Rethinking Drug Control Policy in West Africa

Wednesday, August 17, 2016

June 26th marked the International Day against Drug Abuse and Illicit Trafficking. It gave us the opportunity to reevaluate Drug Policy in West Africa, where the current realities of the illicit drug problem show that drugs are not just passing through to the burgeoning market in Europe, North America, and Asia, but also a growing local demand for consumption while production is increasing.

Prior to 2010, West Africa was not known for its methamphetamine production, only that drug couriers were frequently detected on flights between West Africa and Asia.

In a period of five years, from 2010 to 2015, we saw the large-scale production of 1.5 tonnes of methamphetamine annually.

Furthermore, drug trafficking in West Africa impacts negatively on governance, public health, security, and human rights as clearly stated in the 2014 report of the West Africa Commission on Drugs, Not Just in Transit: Drugs, State and Society in West Africa.

The report exposed the lucrative nature of the drug trade, so much so that high profile state and political officials have become active players in the trade. Related cases have been reported in Ghana, Guinea-Bissau, Guinea, Mali, Nigeria, Senegal, Liberia, and Sierra Leone. Hence, democratic institutions are under threat from corrupt practices fuelled by drug money.

The impact on public health also poses a challenge, especially among the younger demographic of people who inject drugs (PWID) in the region. Nigeria has the second largest number of people living with HIV and PWID contribute about 9% of annual new HIV infections.

In 2013, HIV prevalence among PWID in Liberia was3.9% and 4.2% in Benin in 2009. Unfortunately, Harm reduction services are non-existent except in Senegal which has a harm reduction centre that implements small-scale opioid substitution therapy and a needle and syringe program.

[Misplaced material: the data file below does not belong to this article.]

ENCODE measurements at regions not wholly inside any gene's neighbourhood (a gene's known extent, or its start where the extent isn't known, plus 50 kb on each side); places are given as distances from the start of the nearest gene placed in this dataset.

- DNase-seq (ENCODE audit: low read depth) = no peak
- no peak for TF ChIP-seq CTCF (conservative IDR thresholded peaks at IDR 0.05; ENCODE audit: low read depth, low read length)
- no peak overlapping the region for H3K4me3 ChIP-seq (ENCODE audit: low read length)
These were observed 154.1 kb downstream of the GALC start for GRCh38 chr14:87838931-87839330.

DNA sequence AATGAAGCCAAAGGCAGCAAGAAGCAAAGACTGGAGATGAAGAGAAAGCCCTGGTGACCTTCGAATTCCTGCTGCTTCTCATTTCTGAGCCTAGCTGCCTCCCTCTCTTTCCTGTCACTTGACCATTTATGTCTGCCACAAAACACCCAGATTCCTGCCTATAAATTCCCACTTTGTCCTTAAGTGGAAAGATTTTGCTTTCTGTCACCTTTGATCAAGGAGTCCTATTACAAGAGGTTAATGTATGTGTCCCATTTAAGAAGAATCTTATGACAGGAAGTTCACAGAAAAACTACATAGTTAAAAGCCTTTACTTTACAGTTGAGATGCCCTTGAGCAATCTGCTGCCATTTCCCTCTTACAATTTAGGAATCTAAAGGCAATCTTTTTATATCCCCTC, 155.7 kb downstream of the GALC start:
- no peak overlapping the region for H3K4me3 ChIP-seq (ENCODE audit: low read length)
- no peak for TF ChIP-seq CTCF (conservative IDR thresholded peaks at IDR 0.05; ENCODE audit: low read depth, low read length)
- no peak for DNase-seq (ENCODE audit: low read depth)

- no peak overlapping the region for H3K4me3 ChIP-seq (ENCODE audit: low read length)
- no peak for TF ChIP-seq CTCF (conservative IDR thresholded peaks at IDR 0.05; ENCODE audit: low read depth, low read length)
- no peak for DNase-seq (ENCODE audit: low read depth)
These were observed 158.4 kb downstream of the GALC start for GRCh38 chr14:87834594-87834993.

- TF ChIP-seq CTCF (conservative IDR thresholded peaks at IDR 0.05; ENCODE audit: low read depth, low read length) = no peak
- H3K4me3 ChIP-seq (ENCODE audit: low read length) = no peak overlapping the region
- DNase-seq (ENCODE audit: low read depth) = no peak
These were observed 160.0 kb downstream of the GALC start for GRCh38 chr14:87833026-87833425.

Despite these realities, counter-narcotic measures in the region have remained unchanged. According to Kofi Annan, the war on drugs in West Africa is misguided. There is an over emphasis on illicit crop eradication, supply control, and punitive measures.

For most countries in the region, successes are measured on the amount of seizures and number of drug offenders who have been arrested or prosecuted and June 26th is a day where several drug law enforcement agencies even showcase their arrests and seizures.

While we can’t discount all the meaningful efforts that have been put into securing borders to control the flow of illicit drugs and the prosecution of traffickers, it is time to place more emphasis on health, socioeconomic development, citizen security, good governance, human rights protection and access to justice.

We are calling for a balance and the prioritisation of development-oriented drug control policy.

The current West African war on drugs is also a war on people who use drugs. High-level traffickers often go unpunished whereas the small-scale peddlers and users are those who bear the brunt.

For example, 2014 data from Sierra Leone Police suggests that over 100 people were arrested for marijuana possession and use and many of them were given the maximum sentence of 10 years in prison under the National Drug Controlled Act, 2008.

The country has also witnessed cases of mentally ill young men and women who got imprisoned after been arrested on the streets and ghettos of Freetown for marijuana possession and use.

In Nigeria, young men and women who use drugs have reported how their human rights and access to health services have been violated by law enforcement agents through arbitrary arrest, as well as prolonged detention, extortion, and sexual assault.

These punitive and harmful measures have shown that it is nearly impossible for any country to arrest its way out of the drug problem.  Instead, there should be an investment on evidence-based drug prevention and treatment strategies, harm reduction and socioeconomic solutions for people who use drugs.

As West Africa becomes a hub for drug production and consumption, there will also be a need for corresponding changes in drug policies across the region which reflect these realities.

What is most important is to focus on what works, and encourage open discussions on drug policy reform across the region.

More so, we are counting on political leaders to be courageous enough to make the necessary policy change.

“Drug trafficking in West Africa impacts negatively on governance, public health, security, and human rights.”

Adeolu Ogunrombi

Source: OSIWA